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Former Australian PM Hacked after Sharing Boarding Pass on Social Media

Think twice before you post that boarding pass to your Instagram story!

We go through our daily lives in bliss without the possible consequences of our excessive use of social media catching up with us; however, former Australian Prime Minister Tony Abbott had to learn how trackable his posts on social media can be from the hard way.

Following a Qantas flight from Tokyo to Sydney in late March, Abbott posted a photo of his boarding pass on Instagram with a caption thanking the crew for the flight. What he didn't know though was the fact that a hacker had managed to use his photo to gain access to his personal data including his passport and mobile number -- just 45 minutes later.

SEE ALSO: HACKERS USE LIGHT BULB TO EAVESDROP ON CONVERSATIONS

The incident was revealed on Wednesday by hacker Alex Hope, who wrote a lengthy post on his blog to describe how used the photo of the boarding pass to reveal a security flaw in the website of the country's national airline carrier, Qantas, as first reported by Gizmodo.

Hacking the former prime minister in 45 minutes

It turned out that it all started with a dare. Some time ago, he was talking back-and-forth about the dangers of posting your boarding pass online with a friend of his, and it was that friend who sent him Abbott's photo and dared him to hack the former prime minister.

Hope wrote that he was able to use the reference number on the boarding pass to log in to Abbott's online booking page with Qantas. Moreover, when he inspected the page's HTML code, which is really easy to access from any browser, he was able to obtain Abbott's passport number, phone number, and some staff comments about Abbott's trip regarding his requests for seats and a fast track.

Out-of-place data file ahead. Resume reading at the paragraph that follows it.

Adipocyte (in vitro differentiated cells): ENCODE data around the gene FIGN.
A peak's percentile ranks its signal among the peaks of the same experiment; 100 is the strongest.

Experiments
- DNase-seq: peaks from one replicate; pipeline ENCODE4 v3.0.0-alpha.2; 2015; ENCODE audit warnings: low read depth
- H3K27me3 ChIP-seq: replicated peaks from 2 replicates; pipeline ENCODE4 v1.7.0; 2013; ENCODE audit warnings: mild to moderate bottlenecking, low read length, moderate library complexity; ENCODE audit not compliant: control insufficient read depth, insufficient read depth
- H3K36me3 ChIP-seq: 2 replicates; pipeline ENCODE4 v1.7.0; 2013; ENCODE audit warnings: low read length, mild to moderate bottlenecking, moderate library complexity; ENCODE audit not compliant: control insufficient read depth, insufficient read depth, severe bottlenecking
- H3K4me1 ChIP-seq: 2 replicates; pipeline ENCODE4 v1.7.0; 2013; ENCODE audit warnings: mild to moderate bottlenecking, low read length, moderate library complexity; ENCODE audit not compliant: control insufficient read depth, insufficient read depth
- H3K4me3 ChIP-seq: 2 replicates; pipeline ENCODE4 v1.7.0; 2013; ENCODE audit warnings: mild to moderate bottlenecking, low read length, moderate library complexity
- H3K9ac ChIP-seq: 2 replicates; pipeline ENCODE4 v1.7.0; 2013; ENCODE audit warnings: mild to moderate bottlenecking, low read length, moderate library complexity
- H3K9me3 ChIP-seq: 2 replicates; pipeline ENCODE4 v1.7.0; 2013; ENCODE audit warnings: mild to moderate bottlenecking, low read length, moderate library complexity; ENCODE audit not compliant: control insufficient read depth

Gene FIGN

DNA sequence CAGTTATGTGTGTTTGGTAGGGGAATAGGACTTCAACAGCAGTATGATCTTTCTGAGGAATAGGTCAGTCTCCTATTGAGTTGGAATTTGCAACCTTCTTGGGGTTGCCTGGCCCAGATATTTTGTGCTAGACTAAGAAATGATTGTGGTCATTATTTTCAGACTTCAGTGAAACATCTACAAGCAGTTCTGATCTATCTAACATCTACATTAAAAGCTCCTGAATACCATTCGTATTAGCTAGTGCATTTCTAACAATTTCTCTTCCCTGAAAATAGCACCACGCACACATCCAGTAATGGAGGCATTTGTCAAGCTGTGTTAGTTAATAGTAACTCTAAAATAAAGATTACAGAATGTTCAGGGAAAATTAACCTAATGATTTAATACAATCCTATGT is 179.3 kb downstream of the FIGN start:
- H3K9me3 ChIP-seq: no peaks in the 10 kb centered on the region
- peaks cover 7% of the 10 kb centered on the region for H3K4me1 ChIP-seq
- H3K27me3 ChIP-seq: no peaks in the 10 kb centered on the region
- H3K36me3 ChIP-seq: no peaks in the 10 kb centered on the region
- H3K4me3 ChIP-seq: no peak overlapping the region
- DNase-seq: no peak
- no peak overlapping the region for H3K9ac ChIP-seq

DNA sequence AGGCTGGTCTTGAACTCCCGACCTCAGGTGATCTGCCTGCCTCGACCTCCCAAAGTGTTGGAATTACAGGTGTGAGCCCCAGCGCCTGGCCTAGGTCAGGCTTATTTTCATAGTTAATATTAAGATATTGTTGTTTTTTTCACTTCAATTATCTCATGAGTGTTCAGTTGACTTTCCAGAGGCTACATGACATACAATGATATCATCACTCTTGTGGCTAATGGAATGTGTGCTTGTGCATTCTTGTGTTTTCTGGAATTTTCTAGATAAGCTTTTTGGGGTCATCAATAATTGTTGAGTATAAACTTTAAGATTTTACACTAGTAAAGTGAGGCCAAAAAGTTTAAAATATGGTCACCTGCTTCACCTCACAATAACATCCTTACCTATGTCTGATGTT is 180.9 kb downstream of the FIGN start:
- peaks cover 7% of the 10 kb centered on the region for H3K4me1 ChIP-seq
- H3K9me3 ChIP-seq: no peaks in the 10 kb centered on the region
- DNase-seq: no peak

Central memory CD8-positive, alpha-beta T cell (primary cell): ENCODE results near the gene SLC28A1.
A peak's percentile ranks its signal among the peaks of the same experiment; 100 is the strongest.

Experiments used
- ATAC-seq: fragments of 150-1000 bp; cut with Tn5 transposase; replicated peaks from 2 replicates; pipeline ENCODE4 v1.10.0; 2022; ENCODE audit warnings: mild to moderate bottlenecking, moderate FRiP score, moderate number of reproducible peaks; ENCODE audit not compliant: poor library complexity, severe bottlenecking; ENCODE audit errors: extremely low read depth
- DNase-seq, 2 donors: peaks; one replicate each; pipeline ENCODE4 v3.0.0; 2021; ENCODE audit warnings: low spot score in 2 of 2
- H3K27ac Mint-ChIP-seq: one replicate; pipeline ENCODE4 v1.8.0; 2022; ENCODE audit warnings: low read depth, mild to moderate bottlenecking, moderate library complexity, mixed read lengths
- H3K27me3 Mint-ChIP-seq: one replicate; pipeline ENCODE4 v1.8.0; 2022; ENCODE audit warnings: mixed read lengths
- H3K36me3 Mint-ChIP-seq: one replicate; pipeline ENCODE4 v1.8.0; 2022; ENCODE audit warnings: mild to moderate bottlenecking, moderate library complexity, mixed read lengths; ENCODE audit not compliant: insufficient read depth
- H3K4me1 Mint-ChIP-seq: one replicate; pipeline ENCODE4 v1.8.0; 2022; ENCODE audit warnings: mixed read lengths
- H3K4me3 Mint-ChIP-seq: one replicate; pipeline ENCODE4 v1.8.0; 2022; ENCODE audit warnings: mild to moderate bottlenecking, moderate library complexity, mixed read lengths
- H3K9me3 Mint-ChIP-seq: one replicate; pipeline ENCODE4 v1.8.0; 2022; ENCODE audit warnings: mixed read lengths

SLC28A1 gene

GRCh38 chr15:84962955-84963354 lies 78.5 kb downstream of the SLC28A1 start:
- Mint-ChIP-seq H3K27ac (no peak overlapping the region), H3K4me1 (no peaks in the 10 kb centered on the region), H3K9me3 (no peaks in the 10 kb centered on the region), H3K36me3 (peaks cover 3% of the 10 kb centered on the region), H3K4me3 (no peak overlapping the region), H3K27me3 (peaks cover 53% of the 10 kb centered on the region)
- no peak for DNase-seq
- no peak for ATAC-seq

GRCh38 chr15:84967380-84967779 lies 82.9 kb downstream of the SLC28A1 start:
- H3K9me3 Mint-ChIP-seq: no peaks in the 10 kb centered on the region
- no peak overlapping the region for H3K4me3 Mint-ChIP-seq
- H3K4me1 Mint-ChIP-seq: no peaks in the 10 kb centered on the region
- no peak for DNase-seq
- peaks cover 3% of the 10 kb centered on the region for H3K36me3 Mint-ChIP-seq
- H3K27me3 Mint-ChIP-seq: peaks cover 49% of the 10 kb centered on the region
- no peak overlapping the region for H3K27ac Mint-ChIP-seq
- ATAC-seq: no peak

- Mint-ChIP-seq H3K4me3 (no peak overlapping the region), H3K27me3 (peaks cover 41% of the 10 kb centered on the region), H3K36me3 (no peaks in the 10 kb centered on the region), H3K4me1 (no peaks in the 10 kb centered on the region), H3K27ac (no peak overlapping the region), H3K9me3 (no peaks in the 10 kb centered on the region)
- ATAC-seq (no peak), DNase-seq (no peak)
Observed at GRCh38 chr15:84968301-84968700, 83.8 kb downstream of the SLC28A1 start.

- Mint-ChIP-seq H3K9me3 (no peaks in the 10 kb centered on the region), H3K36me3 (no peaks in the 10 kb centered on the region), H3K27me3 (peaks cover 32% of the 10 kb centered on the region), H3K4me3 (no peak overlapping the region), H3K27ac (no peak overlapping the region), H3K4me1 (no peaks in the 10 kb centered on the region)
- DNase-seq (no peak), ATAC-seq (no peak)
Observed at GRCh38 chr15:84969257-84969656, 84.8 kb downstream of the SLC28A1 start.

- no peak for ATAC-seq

Abbott contacted him personally to ask for a book recommendation

Hope wrote, "Anyone who saw that Instagram post could also have them. I felt like I had to like, tell someone about this. Someone with like, responsibilities. Someone with an email signature." After that, it was a matter of contacting the airline and the former prime minister. 

He contacted Qantas' cybersecurity team and the airline fixed the issue in July. Contacting Abbott took him a lot of time, but when he finally managed, his staff told him that they were made aware of the issue and was working on a solution. Moreover, he also got a call from the former prime minister himself who wanted to get recommendations for "a book about the basics of IT".  

The incident comes as a reminder to be careful about the things we post to social media. People tend to post their boarding passes a lot; however, as Abbott's example has shown, they are meant to be hidden. Hope wrote, "The point of this story isn’t to say ‘wow Tony Abbott got hacked, what a dummy’. The point is that if someone famous can unknowingly post their boarding pass, anyone can."

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